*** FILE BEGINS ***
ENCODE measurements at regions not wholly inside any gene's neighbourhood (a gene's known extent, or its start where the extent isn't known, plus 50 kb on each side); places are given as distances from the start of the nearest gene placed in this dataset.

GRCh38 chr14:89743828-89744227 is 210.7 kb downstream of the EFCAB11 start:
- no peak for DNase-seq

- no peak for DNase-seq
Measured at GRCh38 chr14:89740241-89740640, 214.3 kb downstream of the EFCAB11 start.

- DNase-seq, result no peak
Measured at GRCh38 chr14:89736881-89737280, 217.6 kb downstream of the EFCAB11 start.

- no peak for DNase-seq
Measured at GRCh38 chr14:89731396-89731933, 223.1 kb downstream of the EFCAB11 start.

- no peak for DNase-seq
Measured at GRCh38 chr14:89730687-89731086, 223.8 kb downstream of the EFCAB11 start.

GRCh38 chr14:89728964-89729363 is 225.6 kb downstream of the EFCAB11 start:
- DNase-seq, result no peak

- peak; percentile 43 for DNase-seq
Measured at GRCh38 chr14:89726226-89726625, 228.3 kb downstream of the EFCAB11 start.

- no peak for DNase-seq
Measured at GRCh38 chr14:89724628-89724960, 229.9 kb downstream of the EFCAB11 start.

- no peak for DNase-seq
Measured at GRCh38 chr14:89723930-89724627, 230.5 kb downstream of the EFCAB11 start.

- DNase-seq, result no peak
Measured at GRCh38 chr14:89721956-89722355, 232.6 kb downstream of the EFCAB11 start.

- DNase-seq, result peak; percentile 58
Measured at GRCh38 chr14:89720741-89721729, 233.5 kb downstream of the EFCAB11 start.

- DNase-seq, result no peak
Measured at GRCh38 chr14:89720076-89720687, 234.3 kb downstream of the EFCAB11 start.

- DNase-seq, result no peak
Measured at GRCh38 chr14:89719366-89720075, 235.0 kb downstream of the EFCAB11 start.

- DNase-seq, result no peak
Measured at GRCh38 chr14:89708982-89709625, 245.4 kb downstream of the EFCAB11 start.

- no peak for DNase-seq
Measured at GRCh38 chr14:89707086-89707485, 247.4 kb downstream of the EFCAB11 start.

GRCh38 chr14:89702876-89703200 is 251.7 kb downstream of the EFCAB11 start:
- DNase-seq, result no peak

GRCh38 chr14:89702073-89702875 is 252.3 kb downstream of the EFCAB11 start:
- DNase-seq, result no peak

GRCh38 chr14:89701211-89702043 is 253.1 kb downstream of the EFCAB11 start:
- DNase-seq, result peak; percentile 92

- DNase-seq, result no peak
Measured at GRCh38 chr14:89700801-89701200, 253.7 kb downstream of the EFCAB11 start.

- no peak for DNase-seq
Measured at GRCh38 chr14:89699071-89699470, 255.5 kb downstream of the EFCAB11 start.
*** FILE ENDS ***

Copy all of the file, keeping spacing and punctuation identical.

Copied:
ENCODE measurements at regions not wholly inside any gene's neighbourhood (a gene's known extent, or its start where the extent isn't known, plus 50 kb on each side); places are given as distances from the start of the nearest gene placed in this dataset.

GRCh38 chr14:89743828-89744227 is 210.7 kb downstream of the EFCAB11 start:
- no peak for DNase-seq

- no peak for DNase-seq
Measured at GRCh38 chr14:89740241-89740640, 214.3 kb downstream of the EFCAB11 start.

- DNase-seq, result no peak
Measured at GRCh38 chr14:89736881-89737280, 217.6 kb downstream of the EFCAB11 start.

- no peak for DNase-seq
Measured at GRCh38 chr14:89731396-89731933, 223.1 kb downstream of the EFCAB11 start.

- no peak for DNase-seq
Measured at GRCh38 chr14:89730687-89731086, 223.8 kb downstream of the EFCAB11 start.

GRCh38 chr14:89728964-89729363 is 225.6 kb downstream of the EFCAB11 start:
- DNase-seq, result no peak

- peak; percentile 43 for DNase-seq
Measured at GRCh38 chr14:89726226-89726625, 228.3 kb downstream of the EFCAB11 start.

- no peak for DNase-seq
Measured at GRCh38 chr14:89724628-89724960, 229.9 kb downstream of the EFCAB11 start.

- no peak for DNase-seq
Measured at GRCh38 chr14:89723930-89724627, 230.5 kb downstream of the EFCAB11 start.

- DNase-seq, result no peak
Measured at GRCh38 chr14:89721956-89722355, 232.6 kb downstream of the EFCAB11 start.

- DNase-seq, result peak; percentile 58
Measured at GRCh38 chr14:89720741-89721729, 233.5 kb downstream of the EFCAB11 start.

- DNase-seq, result no peak
Measured at GRCh38 chr14:89720076-89720687, 234.3 kb downstream of the EFCAB11 start.

- DNase-seq, result no peak
Measured at GRCh38 chr14:89719366-89720075, 235.0 kb downstream of the EFCAB11 start.

- DNase-seq, result no peak
Measured at GRCh38 chr14:89708982-89709625, 245.4 kb downstream of the EFCAB11 start.

- no peak for DNase-seq
Measured at GRCh38 chr14:89707086-89707485, 247.4 kb downstream of the EFCAB11 start.

GRCh38 chr14:89702876-89703200 is 251.7 kb downstream of the EFCAB11 start:
- DNase-seq, result no peak

GRCh38 chr14:89702073-89702875 is 252.3 kb downstream of the EFCAB11 start:
- DNase-seq, result no peak

GRCh38 chr14:89701211-89702043 is 253.1 kb downstream of the EFCAB11 start:
- DNase-seq, result peak; percentile 92

- DNase-seq, result no peak
Measured at GRCh38 chr14:89700801-89701200, 253.7 kb downstream of the EFCAB11 start.

- no peak for DNase-seq
Measured at GRCh38 chr14:89699071-89699470, 255.5 kb downstream of the EFCAB11 start.